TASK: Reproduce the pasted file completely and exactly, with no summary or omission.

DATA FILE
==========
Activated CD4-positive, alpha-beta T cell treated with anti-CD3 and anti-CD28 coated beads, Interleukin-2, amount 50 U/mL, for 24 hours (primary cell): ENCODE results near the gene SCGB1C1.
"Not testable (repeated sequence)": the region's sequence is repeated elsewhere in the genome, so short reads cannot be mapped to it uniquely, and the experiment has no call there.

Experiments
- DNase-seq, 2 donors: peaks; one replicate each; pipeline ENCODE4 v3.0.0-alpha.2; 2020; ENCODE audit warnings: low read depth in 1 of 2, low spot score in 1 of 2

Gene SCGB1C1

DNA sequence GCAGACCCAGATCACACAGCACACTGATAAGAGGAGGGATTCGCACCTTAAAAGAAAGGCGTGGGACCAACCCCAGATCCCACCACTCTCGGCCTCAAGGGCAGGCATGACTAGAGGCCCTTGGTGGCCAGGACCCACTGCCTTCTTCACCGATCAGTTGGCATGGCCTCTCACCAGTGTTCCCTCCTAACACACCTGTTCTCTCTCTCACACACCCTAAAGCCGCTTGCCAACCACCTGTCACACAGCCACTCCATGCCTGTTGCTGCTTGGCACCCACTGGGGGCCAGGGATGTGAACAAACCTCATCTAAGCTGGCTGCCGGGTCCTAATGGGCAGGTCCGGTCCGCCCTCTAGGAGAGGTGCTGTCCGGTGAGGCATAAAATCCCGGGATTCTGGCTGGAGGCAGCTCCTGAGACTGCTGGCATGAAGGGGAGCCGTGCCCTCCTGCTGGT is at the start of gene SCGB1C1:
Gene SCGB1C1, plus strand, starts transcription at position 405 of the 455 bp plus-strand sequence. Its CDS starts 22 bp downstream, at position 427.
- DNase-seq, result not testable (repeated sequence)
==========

Activated CD4-positive, alpha-beta T cell treated with anti-CD3 and anti-CD28 coated beads, Interleukin-2, amount 50 U/mL, for 24 hours (primary cell): ENCODE results near the gene SCGB1C1.
"Not testable (repeated sequence)": the region's sequence is repeated elsewhere in the genome, so short reads cannot be mapped to it uniquely, and the experiment has no call there.

Experiments
- DNase-seq, 2 donors: peaks; one replicate each; pipeline ENCODE4 v3.0.0-alpha.2; 2020; ENCODE audit warnings: low read depth in 1 of 2, low spot score in 1 of 2

Gene SCGB1C1

DNA sequence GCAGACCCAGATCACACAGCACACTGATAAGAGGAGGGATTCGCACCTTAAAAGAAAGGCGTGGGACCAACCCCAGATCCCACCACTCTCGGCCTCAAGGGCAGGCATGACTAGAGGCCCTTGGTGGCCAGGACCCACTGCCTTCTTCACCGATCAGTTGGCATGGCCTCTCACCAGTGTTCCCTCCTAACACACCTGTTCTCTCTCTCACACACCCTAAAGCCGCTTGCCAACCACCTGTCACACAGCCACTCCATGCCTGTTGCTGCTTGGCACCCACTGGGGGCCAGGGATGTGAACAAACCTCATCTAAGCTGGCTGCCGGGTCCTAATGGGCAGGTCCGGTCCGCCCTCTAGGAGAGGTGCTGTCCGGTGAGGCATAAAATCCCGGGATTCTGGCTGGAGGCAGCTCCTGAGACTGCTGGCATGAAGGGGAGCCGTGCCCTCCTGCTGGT is at the start of gene SCGB1C1:
Gene SCGB1C1, plus strand, starts transcription at position 405 of the 455 bp plus-strand sequence. Its CDS starts 22 bp downstream, at position 427.
- DNase-seq, result not testable (repeated sequence)